In MFT, the file metadata includes file activity, business process instances, and communication sessions. The file metadata is used to troubleshoot file failures and analyze the root cause.

 

The file metadata can not be exported from the legacy system and imported into the new system as the product does not provide any tools. So, it is recommended to use the legacy system to perform root cause analysis on the files processed before the migration.


Partner Files

MFT hosts the files to let initiating consumers download the files (aka messages) from their dedicated mailboxes. The customers need to determine the requirements of the unextracted files, whether to make them available on the new platform or request the initiating consumers download the files before the cutover. Requesting the initiating consumers to download the files from the legacy system before the migration decreases the cutover activities. Nevertheless, the unextracted files can be moved from the legacy to the OCP-based MFT solution depending on the customer requirement using custom mechanisms.

 

Code / Configurations

All the custom configurations (business processes, services, adapters, property files, etc.) must be exported from the old MFT and imported into the new instance on OCP using the out-of-box functionality (except the property files, which needs to be imported using customization UI). This can be done before the migration commences. Customer must ensure any subsequent configuration changes made to the old MFT environment are reflected on the MFT instance deployed in OCP.

 

After importing the configurations into the target environment, the configurations must be made compliant with the target environment as per the recommendations in the migration assessment.

 

Migration Patterns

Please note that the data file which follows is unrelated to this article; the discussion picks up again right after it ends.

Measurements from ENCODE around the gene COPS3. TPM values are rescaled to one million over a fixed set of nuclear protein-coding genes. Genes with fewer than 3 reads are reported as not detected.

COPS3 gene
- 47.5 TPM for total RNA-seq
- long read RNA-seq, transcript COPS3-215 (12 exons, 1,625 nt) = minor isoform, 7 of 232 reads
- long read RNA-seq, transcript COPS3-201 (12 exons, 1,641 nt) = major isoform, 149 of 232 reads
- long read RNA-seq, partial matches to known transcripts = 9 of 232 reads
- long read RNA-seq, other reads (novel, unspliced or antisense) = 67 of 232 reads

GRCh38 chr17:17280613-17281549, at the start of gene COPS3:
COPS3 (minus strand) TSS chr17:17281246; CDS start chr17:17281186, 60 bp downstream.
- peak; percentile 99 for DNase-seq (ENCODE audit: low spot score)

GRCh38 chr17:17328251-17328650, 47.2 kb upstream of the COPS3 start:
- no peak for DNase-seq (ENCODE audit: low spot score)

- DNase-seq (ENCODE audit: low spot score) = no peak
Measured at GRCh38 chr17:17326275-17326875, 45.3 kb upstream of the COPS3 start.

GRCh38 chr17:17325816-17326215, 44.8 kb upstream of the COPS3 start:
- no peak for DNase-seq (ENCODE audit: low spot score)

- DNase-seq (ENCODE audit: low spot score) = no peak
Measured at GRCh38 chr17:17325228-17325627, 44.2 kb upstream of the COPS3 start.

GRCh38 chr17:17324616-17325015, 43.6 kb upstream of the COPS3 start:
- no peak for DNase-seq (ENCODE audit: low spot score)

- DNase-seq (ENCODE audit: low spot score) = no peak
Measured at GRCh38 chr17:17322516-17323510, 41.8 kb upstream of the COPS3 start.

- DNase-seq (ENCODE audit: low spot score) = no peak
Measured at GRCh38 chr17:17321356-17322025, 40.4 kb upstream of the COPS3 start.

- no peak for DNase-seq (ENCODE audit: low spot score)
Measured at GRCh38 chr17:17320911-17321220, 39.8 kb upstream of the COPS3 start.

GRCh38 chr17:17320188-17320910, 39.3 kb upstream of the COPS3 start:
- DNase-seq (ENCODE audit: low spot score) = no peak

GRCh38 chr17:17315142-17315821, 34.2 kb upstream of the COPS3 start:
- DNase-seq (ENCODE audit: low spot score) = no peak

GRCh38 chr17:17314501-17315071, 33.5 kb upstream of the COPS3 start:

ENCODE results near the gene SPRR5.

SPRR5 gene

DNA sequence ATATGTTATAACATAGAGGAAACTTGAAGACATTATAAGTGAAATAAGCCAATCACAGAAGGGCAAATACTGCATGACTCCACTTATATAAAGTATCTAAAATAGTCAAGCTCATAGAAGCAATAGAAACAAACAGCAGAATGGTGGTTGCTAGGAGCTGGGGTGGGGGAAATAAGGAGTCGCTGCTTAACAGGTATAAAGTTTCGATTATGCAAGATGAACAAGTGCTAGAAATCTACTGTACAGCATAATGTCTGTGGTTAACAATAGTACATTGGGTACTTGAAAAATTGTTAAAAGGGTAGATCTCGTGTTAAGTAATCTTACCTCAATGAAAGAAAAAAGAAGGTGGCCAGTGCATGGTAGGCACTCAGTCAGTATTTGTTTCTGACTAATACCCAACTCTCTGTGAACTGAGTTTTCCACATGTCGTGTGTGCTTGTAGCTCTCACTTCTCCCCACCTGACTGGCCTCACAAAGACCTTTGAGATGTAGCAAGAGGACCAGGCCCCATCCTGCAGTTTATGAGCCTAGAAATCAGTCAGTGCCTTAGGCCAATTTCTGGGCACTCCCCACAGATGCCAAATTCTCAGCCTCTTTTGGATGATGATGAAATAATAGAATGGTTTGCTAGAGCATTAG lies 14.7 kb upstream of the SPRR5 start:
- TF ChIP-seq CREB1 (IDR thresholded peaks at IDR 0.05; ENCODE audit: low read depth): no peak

The following table provides the most well-known patterns, pros, and cons. The external and internal partner migrations can leverage any of the below-mentioned patterns - either the pattern can be the same or different for the external and internal partners.

 

The outgoing connections must use the same source IP address as the current flows to make it transparent to the partners.

 

In summary, adopting the best practices and wisely planning the migration can yield a better outcome during the migration from legacy to OCP. IBM Expert Labs can help define the migration process by leveraging all the migration strategy components mentioned above and assist in migrating the partners from legacy to OCP faultlessly.

 

References

  1. Dynamic HTTP/FTP/SFTP (userid - based) routing. (n.d.). Retrieved June 23, 2022, from https://www.ibm.com/docs/en/secure-proxy/6.0.3?topic=scenarios-dynamic-httpftpsftp-userid-based-routing

 

Disclaimer

The views expressed are solely my own and do not express the views or opinions of my employer. I shall not be accountable for and do not accept any liability or responsibility whatsoever for any inaccuracies, omissions, errors, misleading information, loss, or damage howsoever arising (including without limitation, incidental, punitive, exemplary, special or consequential damages, loss of profit or damages resulting from lost data or business interruption), be it by negligence or otherwise, or expense resulting from:-

 - Using the information and contents of this article, whether with or without authorization;

 - Relying on the information and contents of this article, whether downloaded or not;

 - The performance, operation, functionality, non-performance, unavailability, inaccessibility, or corruption of this article;

 Refer to vendor-specific documentation for any latest information.


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Thu June 23, 2022 12:41 AM

Very good summary Kishore !!!